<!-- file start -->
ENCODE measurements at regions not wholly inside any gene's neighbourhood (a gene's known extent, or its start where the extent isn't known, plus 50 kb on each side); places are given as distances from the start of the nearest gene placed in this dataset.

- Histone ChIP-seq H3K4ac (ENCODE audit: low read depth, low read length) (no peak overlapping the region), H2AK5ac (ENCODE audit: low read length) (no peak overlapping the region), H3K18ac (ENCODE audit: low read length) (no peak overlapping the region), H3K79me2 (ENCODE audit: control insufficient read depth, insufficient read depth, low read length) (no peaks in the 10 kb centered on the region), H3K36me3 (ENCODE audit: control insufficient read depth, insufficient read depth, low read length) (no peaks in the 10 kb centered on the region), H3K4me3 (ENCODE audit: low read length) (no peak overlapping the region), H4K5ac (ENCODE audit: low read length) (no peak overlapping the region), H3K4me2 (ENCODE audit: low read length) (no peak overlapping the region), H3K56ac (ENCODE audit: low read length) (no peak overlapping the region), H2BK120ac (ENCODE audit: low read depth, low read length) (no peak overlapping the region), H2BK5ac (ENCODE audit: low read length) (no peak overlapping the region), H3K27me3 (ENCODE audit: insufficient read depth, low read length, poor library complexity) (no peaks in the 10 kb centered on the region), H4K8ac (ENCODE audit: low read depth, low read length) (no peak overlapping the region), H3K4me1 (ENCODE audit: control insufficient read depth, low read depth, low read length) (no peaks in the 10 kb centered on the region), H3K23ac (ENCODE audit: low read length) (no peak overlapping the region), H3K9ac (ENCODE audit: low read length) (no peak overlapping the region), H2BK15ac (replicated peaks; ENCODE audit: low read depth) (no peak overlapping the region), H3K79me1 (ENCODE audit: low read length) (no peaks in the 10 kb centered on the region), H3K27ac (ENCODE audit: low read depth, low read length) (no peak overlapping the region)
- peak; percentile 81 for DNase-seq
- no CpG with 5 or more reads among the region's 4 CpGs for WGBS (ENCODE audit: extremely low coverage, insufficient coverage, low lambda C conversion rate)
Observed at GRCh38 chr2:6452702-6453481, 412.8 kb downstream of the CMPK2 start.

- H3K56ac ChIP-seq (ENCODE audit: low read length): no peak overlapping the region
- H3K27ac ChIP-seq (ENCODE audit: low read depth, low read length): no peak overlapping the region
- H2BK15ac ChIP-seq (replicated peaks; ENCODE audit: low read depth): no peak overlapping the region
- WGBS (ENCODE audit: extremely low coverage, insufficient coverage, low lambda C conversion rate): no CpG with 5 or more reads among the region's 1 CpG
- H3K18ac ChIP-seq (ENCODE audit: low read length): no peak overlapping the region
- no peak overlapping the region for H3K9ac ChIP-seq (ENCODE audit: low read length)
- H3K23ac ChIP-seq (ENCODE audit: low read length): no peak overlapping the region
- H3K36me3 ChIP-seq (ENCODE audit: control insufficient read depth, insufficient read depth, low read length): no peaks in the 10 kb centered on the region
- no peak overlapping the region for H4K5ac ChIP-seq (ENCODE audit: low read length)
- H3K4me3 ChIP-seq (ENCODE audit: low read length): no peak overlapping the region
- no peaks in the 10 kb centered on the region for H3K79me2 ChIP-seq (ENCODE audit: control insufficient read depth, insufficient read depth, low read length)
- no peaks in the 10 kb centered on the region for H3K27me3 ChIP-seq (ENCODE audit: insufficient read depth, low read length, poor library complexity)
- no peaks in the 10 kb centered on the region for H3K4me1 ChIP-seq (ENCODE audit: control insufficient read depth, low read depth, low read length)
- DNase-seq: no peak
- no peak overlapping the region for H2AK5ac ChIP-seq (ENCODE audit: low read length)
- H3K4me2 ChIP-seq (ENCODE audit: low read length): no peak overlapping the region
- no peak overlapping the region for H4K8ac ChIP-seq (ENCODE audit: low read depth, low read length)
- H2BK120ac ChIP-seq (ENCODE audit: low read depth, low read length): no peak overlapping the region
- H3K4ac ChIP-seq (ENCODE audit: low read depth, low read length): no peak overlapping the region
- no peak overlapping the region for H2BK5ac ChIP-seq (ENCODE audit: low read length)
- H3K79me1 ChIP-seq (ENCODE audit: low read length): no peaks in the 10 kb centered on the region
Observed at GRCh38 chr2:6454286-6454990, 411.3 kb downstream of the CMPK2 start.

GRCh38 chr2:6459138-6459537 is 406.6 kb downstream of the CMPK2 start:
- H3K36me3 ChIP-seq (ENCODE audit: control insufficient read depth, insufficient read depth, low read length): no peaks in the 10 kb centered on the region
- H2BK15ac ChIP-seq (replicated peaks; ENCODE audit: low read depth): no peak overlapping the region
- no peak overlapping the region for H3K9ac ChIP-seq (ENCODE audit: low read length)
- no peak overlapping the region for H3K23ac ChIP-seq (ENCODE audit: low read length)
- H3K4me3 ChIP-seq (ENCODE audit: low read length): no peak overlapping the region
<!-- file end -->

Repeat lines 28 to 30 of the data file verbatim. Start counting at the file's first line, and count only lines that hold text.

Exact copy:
GRCh38 chr2:6459138-6459537 is 406.6 kb downstream of the CMPK2 start:
- H3K36me3 ChIP-seq (ENCODE audit: control insufficient read depth, insufficient read depth, low read length): no peaks in the 10 kb centered on the region
- H2BK15ac ChIP-seq (replicated peaks; ENCODE audit: low read depth): no peak overlapping the region